It’s the first full week of summer. For many, it’s the traditional time for taking things a bit easier; enjoying long weekends, perhaps a long-needed vacation, or simply getting time to complete those long, lost “to-do” items on a more relaxed schedule. Are you feeling too busy?
Time is the great equalizer. Everybody gets the same amount: 24 hours in a day, 60 minutes in an hour. We can’t save time or accumulate or rearrange it. We can’t turn it off or on. It can’t be replaced.
I hear it all the time from leaders and influencers. The lament of not having enough time has become a national anthem. Everywhere people find themselves constantly in a rush, over-booked and over-scheduled with no time off. Life is accompanied by the ongoing stress of not enough time. Work takes over our lives and we are running more and harder just to feel as if we are in the same place.
And sometimes doing too much and being too busy can be a way of numbing feelings or disguising sadness or anger.
Does this sound familiar to you or someone you know? Though it may not always seem so, how we fill our time and how we spend it is our choice.
Answer the following questions to discover if you’re caught up in the “too-busy” cycle.
True or False:
- I constantly find myself doing “urgent” things and trying to catch up.
- I allow myself to drift into obligations when I don’t know how much time or energy they’ll require.
- I find myself running from when I get up in the morning until I go to bed at night. I’m always tired and never feel like I accomplished enough.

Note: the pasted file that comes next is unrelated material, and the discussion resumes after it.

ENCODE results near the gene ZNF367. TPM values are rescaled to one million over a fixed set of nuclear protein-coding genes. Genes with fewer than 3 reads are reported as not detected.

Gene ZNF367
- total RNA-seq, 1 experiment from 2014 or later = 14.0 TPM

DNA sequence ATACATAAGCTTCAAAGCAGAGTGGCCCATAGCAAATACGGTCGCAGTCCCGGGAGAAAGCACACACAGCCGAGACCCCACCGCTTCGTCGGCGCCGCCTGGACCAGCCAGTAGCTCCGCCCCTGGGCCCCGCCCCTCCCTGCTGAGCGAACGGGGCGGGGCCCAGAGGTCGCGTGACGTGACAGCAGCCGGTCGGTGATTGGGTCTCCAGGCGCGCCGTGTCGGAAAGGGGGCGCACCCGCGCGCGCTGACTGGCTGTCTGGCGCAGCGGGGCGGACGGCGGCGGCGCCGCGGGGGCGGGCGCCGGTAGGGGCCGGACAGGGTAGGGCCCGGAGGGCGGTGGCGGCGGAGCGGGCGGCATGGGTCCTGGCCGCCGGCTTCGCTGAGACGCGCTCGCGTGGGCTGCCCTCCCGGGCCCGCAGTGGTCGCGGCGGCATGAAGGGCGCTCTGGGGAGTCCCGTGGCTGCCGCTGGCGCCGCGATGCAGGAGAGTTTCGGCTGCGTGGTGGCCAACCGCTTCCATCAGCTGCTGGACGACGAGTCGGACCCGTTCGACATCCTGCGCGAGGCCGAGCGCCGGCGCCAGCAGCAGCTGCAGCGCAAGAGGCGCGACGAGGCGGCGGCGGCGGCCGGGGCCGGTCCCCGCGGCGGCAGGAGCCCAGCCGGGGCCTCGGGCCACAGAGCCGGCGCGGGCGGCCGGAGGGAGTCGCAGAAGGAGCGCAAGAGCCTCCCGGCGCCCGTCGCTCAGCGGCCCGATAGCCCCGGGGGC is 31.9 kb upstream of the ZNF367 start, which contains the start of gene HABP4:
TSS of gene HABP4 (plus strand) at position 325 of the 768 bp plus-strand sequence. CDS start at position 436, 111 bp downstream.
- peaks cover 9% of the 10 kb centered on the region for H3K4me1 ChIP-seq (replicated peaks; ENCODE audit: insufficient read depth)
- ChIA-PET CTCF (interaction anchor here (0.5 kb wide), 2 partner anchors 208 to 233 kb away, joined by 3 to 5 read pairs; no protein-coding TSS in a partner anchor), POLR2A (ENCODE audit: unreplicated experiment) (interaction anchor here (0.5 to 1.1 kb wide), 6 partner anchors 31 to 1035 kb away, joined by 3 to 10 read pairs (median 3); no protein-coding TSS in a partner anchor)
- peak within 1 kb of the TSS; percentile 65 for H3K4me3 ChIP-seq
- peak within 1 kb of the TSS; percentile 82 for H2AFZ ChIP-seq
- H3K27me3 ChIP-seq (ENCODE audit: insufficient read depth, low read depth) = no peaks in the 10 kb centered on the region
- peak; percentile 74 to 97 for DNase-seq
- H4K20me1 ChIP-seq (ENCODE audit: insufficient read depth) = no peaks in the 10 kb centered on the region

- I seldom schedule a day off for myself and when I do, I tend to fill it with activities.
- I don’t make time for “self-care” activities: physical exercise, nurturing or “pampering” myself, cultural stimulation, spiritual well-being, learning something new, playing, or simply doing nothing.
- I seldom have time to do the things I really love.
- My work and project areas are cluttered with “I’ll look at this later” stacks and “to-do” piles.
- I often miscalculate how long certain activities will take.
- I often miss deadlines or work long hours to meet a deadline.
- I respond to interruptions such as phone calls, faxes, email, beepers and pagers, and allow them to take me off track.
- I tend to move from one urgent thing to the next, rather than working toward specific goals and objectives.
- I find myself constantly wishing I had more time or projecting an imaginary future when I have more time, making comments such as “as soon as…” or “next year…”
- I spend time doing things I could pay someone else to do.
- I often do things because I “should,” or continue to do things that no longer fit who I am.
- Other people complain that my schedule doesn’t allow enough time for them.
If you answered “true” to more than 8 of the above questions, chances are you have a busy-ness habit that is no longer working for you. The good news is that this can change. You will need:
A desire and intention to shift
New habits and
Accountability support until the new ways are established
Living and working busy is one way to be productive, but it’s not sustainable in the long run. If left un-checked it can lead to deteriorating health, loss of productivity, and impaired relationships
Effective leaders manage their values, vision, priorities and energy.
Are you ready to become a Step Up Leader?
For more ideas on getting started, download the free audio “Five Secret Every Effective Leaders Should Know” at www.StepUpLeader.com and sign up for a free 30-minute strategy session. Make it your business to overcome the busy-ness addiction!
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